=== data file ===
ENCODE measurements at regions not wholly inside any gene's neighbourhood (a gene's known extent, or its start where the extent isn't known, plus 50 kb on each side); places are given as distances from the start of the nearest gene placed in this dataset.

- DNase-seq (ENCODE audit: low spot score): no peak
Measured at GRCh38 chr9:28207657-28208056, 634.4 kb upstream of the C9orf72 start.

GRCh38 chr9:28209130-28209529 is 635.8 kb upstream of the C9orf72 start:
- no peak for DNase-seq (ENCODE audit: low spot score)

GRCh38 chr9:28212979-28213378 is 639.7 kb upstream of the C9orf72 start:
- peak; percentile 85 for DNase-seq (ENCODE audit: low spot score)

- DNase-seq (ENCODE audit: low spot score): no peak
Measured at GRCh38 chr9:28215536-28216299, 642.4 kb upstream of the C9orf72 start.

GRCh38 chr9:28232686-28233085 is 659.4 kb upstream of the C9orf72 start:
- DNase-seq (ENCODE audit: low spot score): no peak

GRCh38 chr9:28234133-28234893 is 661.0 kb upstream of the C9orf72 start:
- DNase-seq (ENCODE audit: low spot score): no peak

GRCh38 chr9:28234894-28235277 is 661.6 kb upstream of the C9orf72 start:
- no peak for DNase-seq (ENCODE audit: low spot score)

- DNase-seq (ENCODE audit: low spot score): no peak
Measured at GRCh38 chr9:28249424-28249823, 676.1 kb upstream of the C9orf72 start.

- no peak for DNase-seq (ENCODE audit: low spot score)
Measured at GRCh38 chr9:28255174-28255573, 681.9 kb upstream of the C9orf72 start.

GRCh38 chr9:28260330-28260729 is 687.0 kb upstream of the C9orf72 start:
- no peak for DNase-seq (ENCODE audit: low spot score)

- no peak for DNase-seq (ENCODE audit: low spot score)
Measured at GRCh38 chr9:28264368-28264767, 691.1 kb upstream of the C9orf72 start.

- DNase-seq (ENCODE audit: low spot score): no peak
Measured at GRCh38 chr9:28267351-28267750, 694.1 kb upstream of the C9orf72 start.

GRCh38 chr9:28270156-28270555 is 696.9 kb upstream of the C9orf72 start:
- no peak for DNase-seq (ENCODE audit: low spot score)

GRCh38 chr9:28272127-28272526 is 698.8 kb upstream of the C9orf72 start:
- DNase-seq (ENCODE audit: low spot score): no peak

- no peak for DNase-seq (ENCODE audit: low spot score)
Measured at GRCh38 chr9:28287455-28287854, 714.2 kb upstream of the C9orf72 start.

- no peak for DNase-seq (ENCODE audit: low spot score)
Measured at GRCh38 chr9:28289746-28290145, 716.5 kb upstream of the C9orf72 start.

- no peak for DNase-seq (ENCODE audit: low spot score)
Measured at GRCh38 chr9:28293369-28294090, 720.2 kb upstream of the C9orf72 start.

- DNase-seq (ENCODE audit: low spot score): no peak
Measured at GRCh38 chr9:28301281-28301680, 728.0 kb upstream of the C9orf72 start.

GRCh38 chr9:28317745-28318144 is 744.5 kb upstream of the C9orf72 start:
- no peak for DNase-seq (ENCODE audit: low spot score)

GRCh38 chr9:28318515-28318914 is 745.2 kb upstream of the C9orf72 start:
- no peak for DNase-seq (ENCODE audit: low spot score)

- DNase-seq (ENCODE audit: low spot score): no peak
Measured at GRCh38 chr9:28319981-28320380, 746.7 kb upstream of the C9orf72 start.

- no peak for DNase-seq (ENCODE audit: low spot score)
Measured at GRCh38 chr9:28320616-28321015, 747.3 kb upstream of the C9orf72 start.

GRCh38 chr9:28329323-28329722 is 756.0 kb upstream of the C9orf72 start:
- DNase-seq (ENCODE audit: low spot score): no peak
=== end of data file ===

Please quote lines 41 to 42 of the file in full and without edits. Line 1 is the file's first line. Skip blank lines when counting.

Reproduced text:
- no peak for DNase-seq (ENCODE audit: low spot score)

- DNase-seq (ENCODE audit: low spot score): no peak